April 18, 2022 Russia-Ukraine news

By Aditi Sangal, Melissa Macaya, Maureen Chowdhury, Travis Caldwell, Helen Regan, Jack Guy and George Ramsay, CNN

Updated 0429 GMT (1229 HKT) April 19, 2022
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9:22 p.m. ET, April 18, 2022

Women and children purportedly sheltering in basement of Azovstal steel plant in besieged Mariupol, video shows

From CNN's Paul Murphy

(Azov Battalion)
(Azov Battalion)

New video images of women and children, purportedly sheltering in the basement of the Azovstal steel plant in the besieged Ukrainian port city of Mariupol, were published Monday evening on Telegram. 

The video was posted by the Azov Battalion, a unit that began as an ultra-nationalist militia but has since integrated into the Ukrainian armed forces. The video was later shared by the Ukrainian Ministry of Foreign Affairs.

It appears to show dozens of children and families who have been sheltering for weeks in the basement of the plant where Ukrainian forces are holding out against Russian attacks.

CNN cannot verify the authenticity of the video, or when it was taken. However, after reviewing thousands of photos and videos of the Azovstal steel plant, the walls of the shelter appear to match the lime-green painted walls of the steel plant's basements.

Some context: Commander of the Azov Regiment, Lieutenant Colonel Denys Prokopenko, in Mariupol said in a video posted Monday on Telegram that Russian forces have been firing "willingly" on the Azovstal steelworks factory, where hundreds of civilians are sheltering alongside Ukrainian forces.

Prokopenko said that among those sheltering are, “people of all ages, women, children, and families of Mariupol defenders. They are sheltering in the basements and bunkers from the ‘Russian world’."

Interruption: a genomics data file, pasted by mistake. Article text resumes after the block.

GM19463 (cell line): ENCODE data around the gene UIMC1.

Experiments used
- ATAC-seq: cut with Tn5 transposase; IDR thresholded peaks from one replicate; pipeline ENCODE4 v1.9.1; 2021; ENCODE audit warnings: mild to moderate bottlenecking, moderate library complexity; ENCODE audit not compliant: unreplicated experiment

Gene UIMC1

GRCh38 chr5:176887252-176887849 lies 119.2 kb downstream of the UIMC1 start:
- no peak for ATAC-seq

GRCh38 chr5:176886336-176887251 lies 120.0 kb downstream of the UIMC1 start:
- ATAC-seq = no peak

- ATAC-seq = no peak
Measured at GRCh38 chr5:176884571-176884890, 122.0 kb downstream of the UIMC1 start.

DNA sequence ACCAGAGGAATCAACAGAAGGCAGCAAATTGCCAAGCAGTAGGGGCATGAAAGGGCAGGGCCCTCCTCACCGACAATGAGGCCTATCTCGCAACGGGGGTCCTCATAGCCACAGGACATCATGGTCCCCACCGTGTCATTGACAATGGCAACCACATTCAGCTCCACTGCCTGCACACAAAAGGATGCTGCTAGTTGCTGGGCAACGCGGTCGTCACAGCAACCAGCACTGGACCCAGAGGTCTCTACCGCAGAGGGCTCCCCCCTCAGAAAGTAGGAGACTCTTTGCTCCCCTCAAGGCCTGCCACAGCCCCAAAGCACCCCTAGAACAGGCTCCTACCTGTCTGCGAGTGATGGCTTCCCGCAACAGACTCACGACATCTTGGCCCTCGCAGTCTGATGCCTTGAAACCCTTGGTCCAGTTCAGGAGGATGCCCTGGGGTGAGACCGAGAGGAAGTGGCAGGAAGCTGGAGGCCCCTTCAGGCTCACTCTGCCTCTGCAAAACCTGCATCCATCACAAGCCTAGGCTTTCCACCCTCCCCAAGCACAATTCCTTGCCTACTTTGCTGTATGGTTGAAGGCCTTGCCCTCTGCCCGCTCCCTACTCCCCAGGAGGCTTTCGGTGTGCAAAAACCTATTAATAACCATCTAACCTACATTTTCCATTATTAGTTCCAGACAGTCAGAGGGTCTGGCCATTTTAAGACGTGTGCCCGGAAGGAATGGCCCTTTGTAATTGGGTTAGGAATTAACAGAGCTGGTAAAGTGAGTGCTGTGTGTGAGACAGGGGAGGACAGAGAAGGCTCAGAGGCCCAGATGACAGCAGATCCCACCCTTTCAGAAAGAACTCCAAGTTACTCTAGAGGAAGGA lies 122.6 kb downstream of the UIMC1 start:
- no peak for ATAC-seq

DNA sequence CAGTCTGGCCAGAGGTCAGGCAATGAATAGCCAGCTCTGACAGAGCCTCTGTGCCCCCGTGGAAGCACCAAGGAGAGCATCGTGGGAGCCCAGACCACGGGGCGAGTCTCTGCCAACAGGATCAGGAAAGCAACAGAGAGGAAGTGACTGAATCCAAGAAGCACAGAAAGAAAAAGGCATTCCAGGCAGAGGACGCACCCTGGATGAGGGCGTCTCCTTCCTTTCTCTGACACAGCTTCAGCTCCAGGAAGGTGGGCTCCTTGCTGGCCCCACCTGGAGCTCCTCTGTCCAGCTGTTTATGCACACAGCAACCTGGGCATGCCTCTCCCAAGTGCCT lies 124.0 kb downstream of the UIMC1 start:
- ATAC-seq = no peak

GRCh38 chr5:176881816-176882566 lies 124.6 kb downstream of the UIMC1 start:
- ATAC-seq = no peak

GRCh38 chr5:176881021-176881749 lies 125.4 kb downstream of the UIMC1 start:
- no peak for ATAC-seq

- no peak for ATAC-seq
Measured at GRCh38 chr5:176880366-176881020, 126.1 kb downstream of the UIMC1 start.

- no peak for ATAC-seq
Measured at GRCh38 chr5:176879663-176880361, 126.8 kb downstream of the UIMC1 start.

Myhailo Vershynin, the chief of the Mariupol Patrol Police, also told CNN that women, children and the elderly were among those sheltering inside the steel plant.

8:56 p.m. ET, April 18, 2022

New images show Russian warship Moskva before it sank

From CNN's Jonny Hallam, Brad Lendon, Uliana Pavlova and Ivana Kottasová

(From Social Media)
(From Social Media)

New images emerged early Monday on social media showing Russia's guided-missile cruiser, the Moskva, badly damaged and on fire in the hours before the ship sank in the Black Sea on Thursday.

The sinking of the Moskva, the flagship of Russia's Black Sea fleet, was the biggest wartime loss of a naval ship in 40 years -- and a huge embarrassment for Moscow.

The images show the Moskva listing to one side, with black holes from possible missile puncture marks, and significant scarring at and just above the waterline on the port (left) side of the middle of the vessel.

A large plume of black smoke can be seen billowing upwards, partly obscuring the front of the stricken ship.

Analysts told CNN the warship in the images looked like the Moskva, a Slava Class guided-missile destroyer.

Ukraine and Russia have provided conflicting accounts of what happened during Thursday's incident in the Black Sea.